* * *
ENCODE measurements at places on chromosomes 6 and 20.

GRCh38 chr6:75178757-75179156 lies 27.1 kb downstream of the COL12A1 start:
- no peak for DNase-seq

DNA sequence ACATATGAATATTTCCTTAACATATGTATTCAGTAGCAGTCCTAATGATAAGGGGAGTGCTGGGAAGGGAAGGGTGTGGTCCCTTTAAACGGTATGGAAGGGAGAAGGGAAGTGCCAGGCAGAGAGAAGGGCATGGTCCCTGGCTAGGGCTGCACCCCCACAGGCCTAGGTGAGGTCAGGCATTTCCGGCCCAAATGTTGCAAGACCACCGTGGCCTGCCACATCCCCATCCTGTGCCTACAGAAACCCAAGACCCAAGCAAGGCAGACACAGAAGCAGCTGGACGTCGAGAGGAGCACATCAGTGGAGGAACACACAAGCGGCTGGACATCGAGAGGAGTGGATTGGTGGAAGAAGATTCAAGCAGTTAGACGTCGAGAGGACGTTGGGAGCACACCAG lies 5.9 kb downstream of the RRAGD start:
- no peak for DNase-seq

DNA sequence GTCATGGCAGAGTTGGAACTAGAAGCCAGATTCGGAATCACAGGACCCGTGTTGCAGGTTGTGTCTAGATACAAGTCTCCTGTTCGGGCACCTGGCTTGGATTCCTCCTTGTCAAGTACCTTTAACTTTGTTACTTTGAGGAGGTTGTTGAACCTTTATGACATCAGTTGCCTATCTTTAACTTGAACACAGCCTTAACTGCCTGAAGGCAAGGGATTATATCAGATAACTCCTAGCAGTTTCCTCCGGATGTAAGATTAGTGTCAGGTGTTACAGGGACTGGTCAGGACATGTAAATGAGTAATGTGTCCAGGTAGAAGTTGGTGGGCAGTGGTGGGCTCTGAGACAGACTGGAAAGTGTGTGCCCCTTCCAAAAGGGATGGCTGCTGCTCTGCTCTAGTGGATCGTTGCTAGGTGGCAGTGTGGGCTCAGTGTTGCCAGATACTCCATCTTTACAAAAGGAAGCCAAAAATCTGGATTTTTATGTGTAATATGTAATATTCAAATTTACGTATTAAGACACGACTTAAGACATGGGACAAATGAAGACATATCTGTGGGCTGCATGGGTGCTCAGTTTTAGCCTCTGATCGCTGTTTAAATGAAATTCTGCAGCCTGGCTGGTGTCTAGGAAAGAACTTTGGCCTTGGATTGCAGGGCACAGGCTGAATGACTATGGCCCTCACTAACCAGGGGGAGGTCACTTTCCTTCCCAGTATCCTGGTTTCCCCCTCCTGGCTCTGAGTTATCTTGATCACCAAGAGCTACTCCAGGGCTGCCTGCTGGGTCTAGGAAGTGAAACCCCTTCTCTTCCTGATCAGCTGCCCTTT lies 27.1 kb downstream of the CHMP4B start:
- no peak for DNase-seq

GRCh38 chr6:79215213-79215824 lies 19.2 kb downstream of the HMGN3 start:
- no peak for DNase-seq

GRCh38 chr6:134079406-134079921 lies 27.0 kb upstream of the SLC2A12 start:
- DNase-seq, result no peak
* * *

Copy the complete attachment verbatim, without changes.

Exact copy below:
ENCODE measurements at places on chromosomes 6 and 20.

GRCh38 chr6:75178757-75179156 lies 27.1 kb downstream of the COL12A1 start:
- no peak for DNase-seq

DNA sequence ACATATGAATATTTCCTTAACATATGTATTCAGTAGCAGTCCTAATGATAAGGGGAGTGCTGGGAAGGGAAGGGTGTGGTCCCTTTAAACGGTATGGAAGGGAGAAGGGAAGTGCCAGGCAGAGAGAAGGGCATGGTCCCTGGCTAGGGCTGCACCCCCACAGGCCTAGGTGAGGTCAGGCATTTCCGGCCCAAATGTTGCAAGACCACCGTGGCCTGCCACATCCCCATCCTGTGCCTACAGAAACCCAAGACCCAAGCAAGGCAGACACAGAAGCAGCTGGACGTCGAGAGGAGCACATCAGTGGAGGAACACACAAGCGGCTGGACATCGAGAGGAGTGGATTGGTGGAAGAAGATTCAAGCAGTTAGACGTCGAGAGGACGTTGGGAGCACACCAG lies 5.9 kb downstream of the RRAGD start:
- no peak for DNase-seq

DNA sequence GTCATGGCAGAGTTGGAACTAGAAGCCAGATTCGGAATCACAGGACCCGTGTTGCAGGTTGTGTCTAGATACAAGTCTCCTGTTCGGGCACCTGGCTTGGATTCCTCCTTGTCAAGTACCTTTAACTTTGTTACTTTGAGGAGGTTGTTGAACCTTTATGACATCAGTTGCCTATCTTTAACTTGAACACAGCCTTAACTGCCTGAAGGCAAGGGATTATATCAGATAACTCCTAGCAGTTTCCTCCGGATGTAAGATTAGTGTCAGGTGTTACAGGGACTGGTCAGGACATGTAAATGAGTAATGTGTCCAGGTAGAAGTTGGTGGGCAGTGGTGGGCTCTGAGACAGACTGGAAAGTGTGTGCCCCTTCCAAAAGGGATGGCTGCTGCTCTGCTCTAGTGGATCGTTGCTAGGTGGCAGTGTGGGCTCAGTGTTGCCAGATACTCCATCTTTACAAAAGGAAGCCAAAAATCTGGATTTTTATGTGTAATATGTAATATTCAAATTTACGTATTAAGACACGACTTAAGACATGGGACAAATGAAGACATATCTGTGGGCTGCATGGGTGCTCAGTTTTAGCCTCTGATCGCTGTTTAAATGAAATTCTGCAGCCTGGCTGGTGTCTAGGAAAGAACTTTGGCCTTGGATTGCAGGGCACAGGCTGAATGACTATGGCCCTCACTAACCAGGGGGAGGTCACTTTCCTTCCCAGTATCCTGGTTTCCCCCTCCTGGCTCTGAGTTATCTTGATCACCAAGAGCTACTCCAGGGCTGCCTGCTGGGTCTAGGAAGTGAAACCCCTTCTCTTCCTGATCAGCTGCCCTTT lies 27.1 kb downstream of the CHMP4B start:
- no peak for DNase-seq

GRCh38 chr6:79215213-79215824 lies 19.2 kb downstream of the HMGN3 start:
- no peak for DNase-seq

GRCh38 chr6:134079406-134079921 lies 27.0 kb upstream of the SLC2A12 start:
- DNase-seq, result no peak